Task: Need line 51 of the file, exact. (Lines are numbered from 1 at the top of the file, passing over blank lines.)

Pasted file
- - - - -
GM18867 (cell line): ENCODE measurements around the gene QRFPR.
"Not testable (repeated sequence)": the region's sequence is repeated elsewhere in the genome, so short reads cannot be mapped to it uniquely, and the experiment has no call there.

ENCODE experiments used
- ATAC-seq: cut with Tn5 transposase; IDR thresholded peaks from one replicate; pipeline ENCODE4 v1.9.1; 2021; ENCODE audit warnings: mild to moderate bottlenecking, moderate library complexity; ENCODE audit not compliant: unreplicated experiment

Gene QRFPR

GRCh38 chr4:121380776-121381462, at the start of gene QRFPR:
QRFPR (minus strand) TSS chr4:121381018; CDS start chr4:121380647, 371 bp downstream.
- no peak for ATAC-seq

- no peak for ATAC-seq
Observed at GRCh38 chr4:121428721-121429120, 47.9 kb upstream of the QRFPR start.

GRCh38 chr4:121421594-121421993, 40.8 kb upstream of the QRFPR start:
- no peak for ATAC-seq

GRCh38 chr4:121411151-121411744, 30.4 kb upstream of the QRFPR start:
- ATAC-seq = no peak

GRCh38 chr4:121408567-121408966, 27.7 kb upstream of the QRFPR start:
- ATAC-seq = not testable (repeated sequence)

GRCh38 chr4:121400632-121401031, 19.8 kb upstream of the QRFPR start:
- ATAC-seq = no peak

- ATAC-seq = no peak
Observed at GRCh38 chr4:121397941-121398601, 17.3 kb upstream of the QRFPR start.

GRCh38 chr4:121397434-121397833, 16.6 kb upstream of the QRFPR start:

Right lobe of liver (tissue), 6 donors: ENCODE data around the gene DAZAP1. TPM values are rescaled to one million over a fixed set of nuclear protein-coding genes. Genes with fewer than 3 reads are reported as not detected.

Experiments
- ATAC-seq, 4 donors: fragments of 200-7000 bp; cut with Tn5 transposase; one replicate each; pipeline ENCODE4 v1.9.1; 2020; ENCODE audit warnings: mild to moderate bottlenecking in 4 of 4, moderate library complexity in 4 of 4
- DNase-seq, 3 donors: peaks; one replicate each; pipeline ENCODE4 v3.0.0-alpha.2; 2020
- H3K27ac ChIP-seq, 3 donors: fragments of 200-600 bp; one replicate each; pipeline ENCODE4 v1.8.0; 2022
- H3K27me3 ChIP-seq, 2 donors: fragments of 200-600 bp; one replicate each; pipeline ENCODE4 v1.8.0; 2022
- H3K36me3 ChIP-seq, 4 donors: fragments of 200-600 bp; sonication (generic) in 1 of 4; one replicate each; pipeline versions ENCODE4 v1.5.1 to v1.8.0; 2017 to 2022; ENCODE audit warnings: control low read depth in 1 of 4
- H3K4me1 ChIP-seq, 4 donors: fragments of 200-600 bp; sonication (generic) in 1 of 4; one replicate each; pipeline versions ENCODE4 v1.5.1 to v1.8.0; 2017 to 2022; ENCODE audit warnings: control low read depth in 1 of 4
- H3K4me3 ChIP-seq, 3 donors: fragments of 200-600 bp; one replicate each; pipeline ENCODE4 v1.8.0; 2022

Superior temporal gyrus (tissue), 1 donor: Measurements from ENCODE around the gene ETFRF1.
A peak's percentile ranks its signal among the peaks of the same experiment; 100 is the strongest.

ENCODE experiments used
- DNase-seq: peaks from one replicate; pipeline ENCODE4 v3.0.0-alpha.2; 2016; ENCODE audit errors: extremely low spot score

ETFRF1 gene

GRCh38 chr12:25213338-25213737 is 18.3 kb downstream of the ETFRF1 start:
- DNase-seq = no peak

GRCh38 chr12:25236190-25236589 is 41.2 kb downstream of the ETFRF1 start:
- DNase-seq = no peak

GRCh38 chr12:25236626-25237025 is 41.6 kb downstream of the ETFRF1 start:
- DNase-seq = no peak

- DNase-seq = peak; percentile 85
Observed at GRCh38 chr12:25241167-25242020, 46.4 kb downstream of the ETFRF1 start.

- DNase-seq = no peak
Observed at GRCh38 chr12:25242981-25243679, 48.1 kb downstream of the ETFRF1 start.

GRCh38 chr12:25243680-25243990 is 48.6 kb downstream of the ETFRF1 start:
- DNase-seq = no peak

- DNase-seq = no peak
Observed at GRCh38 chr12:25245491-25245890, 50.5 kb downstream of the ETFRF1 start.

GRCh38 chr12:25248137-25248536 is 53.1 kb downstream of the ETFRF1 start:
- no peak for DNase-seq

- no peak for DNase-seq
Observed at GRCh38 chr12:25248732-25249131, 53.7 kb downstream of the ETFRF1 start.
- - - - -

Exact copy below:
- no peak for DNase-seq